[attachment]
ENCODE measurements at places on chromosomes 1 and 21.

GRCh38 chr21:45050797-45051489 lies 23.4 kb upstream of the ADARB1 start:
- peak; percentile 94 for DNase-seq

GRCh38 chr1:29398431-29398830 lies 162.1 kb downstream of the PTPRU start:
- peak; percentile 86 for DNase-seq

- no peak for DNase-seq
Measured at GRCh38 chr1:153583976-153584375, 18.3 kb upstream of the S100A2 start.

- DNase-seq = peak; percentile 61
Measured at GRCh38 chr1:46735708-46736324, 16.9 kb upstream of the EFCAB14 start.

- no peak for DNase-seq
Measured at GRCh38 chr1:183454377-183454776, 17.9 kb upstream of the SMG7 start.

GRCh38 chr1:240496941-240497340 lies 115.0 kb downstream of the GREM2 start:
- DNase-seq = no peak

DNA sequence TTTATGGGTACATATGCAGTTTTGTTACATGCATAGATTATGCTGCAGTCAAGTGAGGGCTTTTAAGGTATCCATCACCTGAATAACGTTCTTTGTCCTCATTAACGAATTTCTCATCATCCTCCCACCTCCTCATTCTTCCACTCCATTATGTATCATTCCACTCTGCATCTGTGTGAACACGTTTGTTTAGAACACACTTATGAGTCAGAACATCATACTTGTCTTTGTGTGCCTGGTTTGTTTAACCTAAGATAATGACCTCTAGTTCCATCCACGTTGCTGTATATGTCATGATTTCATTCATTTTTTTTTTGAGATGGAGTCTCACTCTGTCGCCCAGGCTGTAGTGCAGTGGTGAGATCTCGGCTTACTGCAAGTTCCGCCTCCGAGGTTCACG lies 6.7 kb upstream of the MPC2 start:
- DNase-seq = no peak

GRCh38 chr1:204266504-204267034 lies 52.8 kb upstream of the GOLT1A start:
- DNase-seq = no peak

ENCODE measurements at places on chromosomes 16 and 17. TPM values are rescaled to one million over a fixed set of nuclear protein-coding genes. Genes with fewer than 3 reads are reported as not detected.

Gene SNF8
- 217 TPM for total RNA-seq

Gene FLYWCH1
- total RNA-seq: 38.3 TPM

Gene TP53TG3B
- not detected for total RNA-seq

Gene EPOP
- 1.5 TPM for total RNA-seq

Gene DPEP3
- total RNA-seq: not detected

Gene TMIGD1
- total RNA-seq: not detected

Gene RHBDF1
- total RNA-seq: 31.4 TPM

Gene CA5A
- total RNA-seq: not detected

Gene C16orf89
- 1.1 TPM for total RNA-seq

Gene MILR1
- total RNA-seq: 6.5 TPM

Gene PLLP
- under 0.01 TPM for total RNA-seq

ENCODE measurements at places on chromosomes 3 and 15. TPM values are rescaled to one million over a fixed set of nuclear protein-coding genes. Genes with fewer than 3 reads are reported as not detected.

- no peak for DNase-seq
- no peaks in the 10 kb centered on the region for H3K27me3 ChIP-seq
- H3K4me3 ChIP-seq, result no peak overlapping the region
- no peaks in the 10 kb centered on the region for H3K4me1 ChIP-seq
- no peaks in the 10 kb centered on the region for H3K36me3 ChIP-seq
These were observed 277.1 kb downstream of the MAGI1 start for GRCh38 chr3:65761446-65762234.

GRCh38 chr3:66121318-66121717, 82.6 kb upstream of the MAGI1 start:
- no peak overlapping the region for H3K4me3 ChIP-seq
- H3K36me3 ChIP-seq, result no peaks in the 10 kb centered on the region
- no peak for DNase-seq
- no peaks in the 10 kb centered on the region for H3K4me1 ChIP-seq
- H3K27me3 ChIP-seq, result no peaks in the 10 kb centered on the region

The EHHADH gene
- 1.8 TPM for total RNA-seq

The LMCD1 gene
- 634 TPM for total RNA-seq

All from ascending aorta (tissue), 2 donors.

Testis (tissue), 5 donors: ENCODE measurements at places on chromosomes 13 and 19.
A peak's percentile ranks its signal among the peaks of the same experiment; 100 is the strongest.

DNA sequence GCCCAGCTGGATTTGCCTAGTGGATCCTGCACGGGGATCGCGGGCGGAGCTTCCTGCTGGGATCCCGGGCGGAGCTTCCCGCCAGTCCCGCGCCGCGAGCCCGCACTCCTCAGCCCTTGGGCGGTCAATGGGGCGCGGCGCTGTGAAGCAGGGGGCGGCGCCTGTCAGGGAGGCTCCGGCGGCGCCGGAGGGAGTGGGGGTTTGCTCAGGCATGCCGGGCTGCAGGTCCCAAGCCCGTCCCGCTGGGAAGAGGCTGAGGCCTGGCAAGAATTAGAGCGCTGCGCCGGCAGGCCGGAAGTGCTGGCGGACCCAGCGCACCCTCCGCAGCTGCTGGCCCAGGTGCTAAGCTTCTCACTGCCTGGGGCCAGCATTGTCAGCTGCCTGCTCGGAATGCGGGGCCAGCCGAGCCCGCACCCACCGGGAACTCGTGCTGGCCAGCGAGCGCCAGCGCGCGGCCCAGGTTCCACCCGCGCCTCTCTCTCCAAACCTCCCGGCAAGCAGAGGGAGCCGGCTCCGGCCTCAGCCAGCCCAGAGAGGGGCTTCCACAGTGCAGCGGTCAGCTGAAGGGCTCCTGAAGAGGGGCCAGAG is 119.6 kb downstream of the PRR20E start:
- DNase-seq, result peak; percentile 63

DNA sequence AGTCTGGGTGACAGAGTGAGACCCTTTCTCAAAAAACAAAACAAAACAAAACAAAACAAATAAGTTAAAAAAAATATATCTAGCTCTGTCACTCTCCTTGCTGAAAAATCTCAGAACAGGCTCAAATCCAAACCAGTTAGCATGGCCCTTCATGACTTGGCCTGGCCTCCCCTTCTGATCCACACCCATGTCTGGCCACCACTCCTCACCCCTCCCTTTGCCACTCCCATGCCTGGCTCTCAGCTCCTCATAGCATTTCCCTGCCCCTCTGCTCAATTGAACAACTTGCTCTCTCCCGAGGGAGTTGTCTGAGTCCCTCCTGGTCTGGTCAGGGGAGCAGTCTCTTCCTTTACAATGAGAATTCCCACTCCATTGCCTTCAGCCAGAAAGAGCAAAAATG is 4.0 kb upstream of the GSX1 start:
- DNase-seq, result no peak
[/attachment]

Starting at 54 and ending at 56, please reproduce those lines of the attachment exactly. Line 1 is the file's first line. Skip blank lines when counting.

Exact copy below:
The EHHADH gene
- 1.8 TPM for total RNA-seq

The LMCD1 gene